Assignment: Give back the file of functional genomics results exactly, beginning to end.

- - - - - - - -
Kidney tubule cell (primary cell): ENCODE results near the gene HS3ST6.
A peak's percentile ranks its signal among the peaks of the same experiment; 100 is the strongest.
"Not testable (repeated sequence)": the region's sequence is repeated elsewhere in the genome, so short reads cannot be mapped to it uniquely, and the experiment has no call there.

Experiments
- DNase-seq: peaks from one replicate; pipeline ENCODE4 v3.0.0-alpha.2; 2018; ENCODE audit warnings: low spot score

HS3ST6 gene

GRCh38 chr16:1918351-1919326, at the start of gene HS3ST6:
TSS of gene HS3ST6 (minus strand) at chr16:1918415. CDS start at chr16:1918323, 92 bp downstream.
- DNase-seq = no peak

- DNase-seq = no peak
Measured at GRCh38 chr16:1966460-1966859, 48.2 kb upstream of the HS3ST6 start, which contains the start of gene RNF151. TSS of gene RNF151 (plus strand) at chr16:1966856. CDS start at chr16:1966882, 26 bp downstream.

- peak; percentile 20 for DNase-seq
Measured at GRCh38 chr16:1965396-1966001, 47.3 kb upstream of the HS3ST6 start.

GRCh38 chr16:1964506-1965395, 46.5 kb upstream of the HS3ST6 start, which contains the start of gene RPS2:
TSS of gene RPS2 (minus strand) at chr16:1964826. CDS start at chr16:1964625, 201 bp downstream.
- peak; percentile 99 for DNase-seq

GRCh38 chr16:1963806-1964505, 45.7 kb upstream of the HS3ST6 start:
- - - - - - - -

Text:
Kidney tubule cell (primary cell): ENCODE results near the gene HS3ST6.
A peak's percentile ranks its signal among the peaks of the same experiment; 100 is the strongest.
"Not testable (repeated sequence)": the region's sequence is repeated elsewhere in the genome, so short reads cannot be mapped to it uniquely, and the experiment has no call there.

Experiments
- DNase-seq: peaks from one replicate; pipeline ENCODE4 v3.0.0-alpha.2; 2018; ENCODE audit warnings: low spot score

HS3ST6 gene

GRCh38 chr16:1918351-1919326, at the start of gene HS3ST6:
TSS of gene HS3ST6 (minus strand) at chr16:1918415. CDS start at chr16:1918323, 92 bp downstream.
- DNase-seq = no peak

- DNase-seq = no peak
Measured at GRCh38 chr16:1966460-1966859, 48.2 kb upstream of the HS3ST6 start, which contains the start of gene RNF151. TSS of gene RNF151 (plus strand) at chr16:1966856. CDS start at chr16:1966882, 26 bp downstream.

- peak; percentile 20 for DNase-seq
Measured at GRCh38 chr16:1965396-1966001, 47.3 kb upstream of the HS3ST6 start.

GRCh38 chr16:1964506-1965395, 46.5 kb upstream of the HS3ST6 start, which contains the start of gene RPS2:
TSS of gene RPS2 (minus strand) at chr16:1964826. CDS start at chr16:1964625, 201 bp downstream.
- peak; percentile 99 for DNase-seq

GRCh38 chr16:1963806-1964505, 45.7 kb upstream of the HS3ST6 start: